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How a New Mental Health Program Is Helping Ontario's Aboriginal Peoples Heal


National Aboriginal Day is coming up in a few weeks this month, but Canada decided to show its appreciation a little bit early, by welcoming a new program called “Mino Ayaa Ta Win” (Helping Ourselves Heal) in order to help the 10 surrounding First Nations Communities in Northwestern Ontario.

According to a press release issued by Ontario’s Ministry of Health and Long-Term Care, Ontario is investing approximately $2 million into the program that will consist of a new mental health and addictions wellness centre opening in Fort Frances.

One of the main benefits of the program and the newly renovated facility is that the traveling time will be reduced for those located at Fort Frances and the Rainy River District, where patients can receive “culturally appropriate treatment and medically supervised detox services.”

With this new program, services to be provided include holistic adult mental health counseling, substance use treatment/services and onsite mental health and addiction counselors will also be available for monitoring and counseling. There will also be 10 treatment beds that will serve up to 16 people per month.

With Helping Ourselves Heal, Ontario is attempting to improve and increase its mental health services to the First Nations community as a step forward in keeping its commitment to working, healing and reconciling with the Indigenous community.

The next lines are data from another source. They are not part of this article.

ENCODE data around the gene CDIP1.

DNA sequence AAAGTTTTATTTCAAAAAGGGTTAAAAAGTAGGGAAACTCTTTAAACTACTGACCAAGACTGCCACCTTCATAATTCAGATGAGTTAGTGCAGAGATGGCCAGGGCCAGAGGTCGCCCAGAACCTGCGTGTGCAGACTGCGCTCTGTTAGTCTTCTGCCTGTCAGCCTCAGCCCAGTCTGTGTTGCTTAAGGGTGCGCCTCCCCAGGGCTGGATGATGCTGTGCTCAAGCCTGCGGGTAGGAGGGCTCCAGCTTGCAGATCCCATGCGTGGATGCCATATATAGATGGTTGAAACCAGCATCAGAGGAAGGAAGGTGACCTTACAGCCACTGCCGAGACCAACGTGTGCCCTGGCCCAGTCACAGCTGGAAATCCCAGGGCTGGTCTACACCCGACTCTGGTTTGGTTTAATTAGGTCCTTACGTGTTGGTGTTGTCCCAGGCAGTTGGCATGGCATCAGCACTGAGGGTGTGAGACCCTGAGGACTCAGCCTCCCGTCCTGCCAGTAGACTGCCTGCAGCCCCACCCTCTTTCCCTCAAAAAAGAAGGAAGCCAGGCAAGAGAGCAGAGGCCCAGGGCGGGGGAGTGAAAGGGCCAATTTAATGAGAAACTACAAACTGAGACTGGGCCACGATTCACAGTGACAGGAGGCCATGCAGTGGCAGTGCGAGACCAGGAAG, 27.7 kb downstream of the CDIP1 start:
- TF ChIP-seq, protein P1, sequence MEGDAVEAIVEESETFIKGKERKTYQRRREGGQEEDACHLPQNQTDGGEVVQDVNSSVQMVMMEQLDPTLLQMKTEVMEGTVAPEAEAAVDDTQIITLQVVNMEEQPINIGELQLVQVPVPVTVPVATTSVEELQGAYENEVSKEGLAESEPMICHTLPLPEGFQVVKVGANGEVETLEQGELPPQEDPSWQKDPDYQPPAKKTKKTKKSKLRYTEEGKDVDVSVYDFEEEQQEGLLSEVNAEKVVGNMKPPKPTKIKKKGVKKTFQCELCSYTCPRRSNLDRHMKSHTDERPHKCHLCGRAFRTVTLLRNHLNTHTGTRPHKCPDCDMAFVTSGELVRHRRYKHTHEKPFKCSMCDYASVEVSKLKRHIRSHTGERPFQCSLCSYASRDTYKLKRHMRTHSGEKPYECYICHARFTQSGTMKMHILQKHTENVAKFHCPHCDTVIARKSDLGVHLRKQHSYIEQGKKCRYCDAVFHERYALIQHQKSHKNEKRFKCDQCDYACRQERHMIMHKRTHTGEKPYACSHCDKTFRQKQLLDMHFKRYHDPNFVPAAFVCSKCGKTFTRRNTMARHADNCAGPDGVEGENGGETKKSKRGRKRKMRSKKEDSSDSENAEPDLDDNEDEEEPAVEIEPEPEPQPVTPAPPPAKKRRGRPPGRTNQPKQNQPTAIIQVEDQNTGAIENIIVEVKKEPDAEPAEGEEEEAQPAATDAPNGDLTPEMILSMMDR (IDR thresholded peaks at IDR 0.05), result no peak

And why is this important? One of the main reasons for celebrating National Aboriginal Day on June 21st is to recognize “the existing rights of the Aboriginal peoples of Canada,” as stated from the Constitution of Canada.

And with the stigma of mental health and lack of resources and services for those who struggle with mental illnesses, the Aboriginal peoples struggle with even more neglect and lack of assistance.

Just last year in March, a Manitoba First Nation Community with a population of 8,300 declared a state of emergency when six suicides within two months were committed and 140 suicide attempts in two weeks. The nursing station in the reserve only had two nurses staffed overnight. And when a meeting was called with the Manitoba Health Minister, only one mental health worker was sent to the community.

Acting Chief Shirley Robinson told the Globe and Mail that after an apology was issued, “There was a sense of hope, but that quickly vanished.”

The root causes of suicide included poverty, overcrowding households and abuse. And while these continuing issues will take years to resolve (if it can even be resolved), the one thing that First Nations Communities shouldn’t have to wait for is hope — hope for better resources, hope for assistance and hope for “helping ourselves heal.”

If you or someone you know needs help, visit our suicide prevention resources page.

If you need support right now, call the National Suicide Prevention Lifeline at 1-800-273-8255, the Trevor Project at 1-866-488-7386 or reach the Crisis Text Line by texting “START” to 741-741.

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Getty image via borgogniels